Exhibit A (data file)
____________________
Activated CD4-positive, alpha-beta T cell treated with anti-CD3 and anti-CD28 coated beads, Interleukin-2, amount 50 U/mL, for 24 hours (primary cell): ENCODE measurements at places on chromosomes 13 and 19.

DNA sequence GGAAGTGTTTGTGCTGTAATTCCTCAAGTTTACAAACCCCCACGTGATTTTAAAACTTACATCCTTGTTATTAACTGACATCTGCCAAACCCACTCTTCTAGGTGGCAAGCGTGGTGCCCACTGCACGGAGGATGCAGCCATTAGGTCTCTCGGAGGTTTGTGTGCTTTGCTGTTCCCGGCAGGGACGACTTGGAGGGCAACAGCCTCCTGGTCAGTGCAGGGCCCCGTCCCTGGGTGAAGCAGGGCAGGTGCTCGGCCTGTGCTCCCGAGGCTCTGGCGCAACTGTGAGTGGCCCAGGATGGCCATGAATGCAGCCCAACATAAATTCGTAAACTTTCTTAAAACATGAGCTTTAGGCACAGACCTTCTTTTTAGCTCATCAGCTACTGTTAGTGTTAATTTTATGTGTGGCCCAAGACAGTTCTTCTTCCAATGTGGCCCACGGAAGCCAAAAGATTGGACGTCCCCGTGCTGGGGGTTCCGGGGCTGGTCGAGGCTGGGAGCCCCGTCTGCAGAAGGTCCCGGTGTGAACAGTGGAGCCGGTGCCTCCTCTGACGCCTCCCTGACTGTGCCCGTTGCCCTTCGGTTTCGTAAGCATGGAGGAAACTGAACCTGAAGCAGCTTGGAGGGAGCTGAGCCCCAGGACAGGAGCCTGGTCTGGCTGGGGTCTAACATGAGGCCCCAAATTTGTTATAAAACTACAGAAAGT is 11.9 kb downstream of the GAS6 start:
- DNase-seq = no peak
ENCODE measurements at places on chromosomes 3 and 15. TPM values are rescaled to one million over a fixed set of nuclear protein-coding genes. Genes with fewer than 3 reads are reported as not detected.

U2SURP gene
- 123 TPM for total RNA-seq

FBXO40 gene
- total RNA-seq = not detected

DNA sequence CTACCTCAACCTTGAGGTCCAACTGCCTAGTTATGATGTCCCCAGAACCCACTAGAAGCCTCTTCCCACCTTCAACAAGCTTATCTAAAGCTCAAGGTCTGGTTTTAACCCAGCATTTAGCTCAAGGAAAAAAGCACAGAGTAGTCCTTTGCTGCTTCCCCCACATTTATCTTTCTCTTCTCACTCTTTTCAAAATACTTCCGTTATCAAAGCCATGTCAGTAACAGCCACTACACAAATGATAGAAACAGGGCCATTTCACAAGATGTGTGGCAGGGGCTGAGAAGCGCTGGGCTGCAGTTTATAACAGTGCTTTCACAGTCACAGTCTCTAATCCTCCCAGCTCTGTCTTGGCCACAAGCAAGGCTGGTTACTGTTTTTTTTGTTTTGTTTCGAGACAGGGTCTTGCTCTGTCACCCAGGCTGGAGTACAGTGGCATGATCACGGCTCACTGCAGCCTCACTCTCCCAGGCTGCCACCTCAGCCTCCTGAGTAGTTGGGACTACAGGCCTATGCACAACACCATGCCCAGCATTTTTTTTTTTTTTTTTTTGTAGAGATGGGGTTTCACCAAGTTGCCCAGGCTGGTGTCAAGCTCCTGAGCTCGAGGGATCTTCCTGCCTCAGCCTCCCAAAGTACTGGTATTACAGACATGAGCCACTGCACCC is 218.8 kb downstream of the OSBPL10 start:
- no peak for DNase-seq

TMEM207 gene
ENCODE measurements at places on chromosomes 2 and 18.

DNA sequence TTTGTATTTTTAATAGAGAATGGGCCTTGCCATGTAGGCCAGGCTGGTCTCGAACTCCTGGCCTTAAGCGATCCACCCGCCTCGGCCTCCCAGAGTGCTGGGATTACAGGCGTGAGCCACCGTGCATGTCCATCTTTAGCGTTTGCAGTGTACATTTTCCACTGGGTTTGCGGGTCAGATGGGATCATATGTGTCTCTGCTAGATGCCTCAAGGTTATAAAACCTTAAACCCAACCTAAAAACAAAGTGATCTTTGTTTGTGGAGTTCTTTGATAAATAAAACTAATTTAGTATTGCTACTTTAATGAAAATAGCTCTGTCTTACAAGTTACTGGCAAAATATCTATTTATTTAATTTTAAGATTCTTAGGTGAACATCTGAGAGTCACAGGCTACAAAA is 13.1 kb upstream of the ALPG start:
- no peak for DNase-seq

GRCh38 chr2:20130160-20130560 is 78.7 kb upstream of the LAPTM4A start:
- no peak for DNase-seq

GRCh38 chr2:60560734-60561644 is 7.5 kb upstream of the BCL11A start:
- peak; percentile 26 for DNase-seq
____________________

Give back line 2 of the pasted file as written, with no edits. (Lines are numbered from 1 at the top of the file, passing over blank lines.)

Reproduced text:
DNA sequence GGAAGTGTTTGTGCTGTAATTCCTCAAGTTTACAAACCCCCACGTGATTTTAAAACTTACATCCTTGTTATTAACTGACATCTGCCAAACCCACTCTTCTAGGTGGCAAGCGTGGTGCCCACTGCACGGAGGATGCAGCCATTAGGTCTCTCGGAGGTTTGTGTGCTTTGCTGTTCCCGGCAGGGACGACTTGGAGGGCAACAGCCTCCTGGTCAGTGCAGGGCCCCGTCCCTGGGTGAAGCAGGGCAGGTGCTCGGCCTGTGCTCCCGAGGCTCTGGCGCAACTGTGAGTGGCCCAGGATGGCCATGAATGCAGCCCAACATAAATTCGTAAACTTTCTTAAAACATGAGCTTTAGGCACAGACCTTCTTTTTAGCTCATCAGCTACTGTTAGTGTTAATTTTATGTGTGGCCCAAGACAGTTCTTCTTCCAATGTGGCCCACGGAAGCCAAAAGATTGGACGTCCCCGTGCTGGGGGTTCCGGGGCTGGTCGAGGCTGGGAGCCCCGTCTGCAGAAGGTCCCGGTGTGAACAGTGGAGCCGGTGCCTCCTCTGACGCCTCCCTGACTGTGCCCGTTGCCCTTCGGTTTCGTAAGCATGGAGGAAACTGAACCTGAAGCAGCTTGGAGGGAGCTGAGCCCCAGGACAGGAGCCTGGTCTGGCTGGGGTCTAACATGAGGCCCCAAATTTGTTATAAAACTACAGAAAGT is 11.9 kb downstream of the GAS6 start: